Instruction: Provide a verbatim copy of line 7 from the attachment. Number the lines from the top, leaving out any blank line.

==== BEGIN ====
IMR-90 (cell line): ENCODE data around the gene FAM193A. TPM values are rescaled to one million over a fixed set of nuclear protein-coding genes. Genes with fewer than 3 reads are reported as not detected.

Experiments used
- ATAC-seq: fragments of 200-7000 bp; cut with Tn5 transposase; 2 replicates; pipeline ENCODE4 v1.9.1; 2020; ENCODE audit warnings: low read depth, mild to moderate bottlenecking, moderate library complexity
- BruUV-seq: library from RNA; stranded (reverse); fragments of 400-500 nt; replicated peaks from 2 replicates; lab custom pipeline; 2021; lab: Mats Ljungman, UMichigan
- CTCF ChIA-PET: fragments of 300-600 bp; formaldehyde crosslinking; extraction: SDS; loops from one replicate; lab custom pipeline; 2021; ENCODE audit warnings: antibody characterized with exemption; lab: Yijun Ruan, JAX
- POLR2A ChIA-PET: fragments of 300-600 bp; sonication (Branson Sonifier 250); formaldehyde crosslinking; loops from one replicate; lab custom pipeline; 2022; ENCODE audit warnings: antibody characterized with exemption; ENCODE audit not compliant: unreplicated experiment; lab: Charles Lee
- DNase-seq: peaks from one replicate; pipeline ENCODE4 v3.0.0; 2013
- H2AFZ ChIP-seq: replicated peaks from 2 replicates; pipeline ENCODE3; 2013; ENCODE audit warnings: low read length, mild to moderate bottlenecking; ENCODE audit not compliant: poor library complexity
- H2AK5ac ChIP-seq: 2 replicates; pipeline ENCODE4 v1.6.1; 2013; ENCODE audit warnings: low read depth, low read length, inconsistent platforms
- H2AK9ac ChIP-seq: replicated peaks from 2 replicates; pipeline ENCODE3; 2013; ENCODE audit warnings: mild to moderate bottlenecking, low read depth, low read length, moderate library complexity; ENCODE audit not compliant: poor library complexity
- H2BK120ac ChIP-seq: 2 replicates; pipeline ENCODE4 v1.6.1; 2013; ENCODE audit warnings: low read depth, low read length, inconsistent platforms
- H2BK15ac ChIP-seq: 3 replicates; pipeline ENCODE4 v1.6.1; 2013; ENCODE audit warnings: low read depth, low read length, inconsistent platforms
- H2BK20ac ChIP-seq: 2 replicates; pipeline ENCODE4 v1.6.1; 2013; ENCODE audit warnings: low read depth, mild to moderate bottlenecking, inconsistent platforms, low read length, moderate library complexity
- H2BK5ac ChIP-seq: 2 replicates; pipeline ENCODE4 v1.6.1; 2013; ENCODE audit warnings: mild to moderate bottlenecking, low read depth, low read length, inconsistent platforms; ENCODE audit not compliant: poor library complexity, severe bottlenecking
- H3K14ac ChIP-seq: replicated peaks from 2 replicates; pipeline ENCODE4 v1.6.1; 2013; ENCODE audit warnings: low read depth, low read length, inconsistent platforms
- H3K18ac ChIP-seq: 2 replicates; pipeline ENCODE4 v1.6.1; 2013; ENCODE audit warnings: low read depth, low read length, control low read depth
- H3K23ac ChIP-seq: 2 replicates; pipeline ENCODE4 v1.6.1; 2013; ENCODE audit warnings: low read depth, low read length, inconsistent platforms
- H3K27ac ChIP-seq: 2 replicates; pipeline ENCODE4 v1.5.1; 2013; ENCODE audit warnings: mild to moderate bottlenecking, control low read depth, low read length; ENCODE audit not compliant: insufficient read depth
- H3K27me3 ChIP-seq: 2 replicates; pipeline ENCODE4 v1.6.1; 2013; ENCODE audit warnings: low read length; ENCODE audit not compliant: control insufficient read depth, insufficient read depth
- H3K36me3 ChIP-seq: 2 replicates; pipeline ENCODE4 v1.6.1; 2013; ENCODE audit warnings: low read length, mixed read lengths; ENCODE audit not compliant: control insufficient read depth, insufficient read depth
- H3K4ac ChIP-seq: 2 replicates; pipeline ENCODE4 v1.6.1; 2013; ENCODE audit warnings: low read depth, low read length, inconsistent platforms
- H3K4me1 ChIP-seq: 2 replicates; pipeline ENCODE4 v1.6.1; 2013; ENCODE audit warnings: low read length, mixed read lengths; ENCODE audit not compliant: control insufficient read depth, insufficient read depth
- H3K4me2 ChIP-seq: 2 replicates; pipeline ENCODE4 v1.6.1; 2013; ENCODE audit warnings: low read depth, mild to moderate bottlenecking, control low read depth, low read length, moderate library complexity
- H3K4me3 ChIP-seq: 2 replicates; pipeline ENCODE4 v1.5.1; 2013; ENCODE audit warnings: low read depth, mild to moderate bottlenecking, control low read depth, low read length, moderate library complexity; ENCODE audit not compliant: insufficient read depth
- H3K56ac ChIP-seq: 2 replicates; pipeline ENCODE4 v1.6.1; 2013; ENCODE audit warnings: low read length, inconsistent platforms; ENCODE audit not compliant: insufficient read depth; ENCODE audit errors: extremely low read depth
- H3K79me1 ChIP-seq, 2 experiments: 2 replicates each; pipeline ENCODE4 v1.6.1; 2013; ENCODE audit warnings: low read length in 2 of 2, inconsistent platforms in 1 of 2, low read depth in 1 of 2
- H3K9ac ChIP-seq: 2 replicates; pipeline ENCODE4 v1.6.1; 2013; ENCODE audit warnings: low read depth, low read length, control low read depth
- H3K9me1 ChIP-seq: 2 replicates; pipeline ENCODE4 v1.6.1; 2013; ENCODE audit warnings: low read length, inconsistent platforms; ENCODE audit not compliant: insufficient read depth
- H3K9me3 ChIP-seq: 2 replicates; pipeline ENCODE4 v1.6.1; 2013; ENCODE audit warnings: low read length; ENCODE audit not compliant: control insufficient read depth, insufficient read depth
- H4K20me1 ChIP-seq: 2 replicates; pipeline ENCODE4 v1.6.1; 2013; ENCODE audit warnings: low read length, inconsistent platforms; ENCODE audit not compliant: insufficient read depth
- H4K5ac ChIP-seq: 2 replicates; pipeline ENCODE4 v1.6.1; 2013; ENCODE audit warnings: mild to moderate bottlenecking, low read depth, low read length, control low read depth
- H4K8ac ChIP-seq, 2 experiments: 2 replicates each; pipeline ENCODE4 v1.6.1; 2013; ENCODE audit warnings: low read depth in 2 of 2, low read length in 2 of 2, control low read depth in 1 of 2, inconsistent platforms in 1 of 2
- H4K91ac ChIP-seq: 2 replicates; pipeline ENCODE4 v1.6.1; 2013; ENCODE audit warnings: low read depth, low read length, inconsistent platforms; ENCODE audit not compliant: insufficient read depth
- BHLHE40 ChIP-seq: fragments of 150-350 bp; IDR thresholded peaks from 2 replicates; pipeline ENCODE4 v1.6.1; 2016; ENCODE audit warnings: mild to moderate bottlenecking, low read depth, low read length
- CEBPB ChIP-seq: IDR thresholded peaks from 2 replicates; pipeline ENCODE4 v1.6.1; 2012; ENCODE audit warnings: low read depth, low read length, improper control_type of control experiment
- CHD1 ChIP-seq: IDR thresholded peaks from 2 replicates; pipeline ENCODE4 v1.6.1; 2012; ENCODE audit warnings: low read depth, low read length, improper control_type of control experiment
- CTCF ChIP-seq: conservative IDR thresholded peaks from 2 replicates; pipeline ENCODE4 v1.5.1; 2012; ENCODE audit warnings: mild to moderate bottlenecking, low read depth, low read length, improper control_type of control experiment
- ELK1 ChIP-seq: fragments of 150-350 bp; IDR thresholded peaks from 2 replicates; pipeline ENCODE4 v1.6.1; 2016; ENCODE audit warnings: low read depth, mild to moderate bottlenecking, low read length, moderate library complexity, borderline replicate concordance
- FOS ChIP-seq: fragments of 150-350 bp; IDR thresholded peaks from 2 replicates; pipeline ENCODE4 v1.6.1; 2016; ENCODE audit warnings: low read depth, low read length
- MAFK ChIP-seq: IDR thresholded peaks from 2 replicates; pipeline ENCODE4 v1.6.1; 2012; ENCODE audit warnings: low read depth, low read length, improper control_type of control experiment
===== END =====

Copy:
- DNase-seq: peaks from one replicate; pipeline ENCODE4 v3.0.0; 2013